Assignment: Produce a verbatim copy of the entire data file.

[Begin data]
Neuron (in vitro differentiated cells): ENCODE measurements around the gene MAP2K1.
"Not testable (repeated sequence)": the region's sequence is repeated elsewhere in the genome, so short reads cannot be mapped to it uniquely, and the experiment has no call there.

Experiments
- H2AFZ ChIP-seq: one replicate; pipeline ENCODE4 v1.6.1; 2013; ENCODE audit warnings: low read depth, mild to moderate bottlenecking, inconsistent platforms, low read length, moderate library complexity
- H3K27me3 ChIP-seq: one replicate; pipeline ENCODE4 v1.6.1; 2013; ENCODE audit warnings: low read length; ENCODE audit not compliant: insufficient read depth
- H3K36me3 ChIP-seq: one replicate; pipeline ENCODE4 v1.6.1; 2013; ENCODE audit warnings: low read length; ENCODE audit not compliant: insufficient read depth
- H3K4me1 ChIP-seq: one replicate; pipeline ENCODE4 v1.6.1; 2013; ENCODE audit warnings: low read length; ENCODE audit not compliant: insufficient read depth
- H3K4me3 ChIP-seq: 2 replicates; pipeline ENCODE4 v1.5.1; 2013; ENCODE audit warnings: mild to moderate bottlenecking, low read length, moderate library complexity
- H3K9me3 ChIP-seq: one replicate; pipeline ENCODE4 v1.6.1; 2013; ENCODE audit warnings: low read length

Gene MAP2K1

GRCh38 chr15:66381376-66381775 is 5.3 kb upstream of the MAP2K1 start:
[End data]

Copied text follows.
Neuron (in vitro differentiated cells): ENCODE measurements around the gene MAP2K1.
"Not testable (repeated sequence)": the region's sequence is repeated elsewhere in the genome, so short reads cannot be mapped to it uniquely, and the experiment has no call there.

Experiments
- H2AFZ ChIP-seq: one replicate; pipeline ENCODE4 v1.6.1; 2013; ENCODE audit warnings: low read depth, mild to moderate bottlenecking, inconsistent platforms, low read length, moderate library complexity
- H3K27me3 ChIP-seq: one replicate; pipeline ENCODE4 v1.6.1; 2013; ENCODE audit warnings: low read length; ENCODE audit not compliant: insufficient read depth
- H3K36me3 ChIP-seq: one replicate; pipeline ENCODE4 v1.6.1; 2013; ENCODE audit warnings: low read length; ENCODE audit not compliant: insufficient read depth
- H3K4me1 ChIP-seq: one replicate; pipeline ENCODE4 v1.6.1; 2013; ENCODE audit warnings: low read length; ENCODE audit not compliant: insufficient read depth
- H3K4me3 ChIP-seq: 2 replicates; pipeline ENCODE4 v1.5.1; 2013; ENCODE audit warnings: mild to moderate bottlenecking, low read length, moderate library complexity
- H3K9me3 ChIP-seq: one replicate; pipeline ENCODE4 v1.6.1; 2013; ENCODE audit warnings: low read length

Gene MAP2K1

GRCh38 chr15:66381376-66381775 is 5.3 kb upstream of the MAP2K1 start: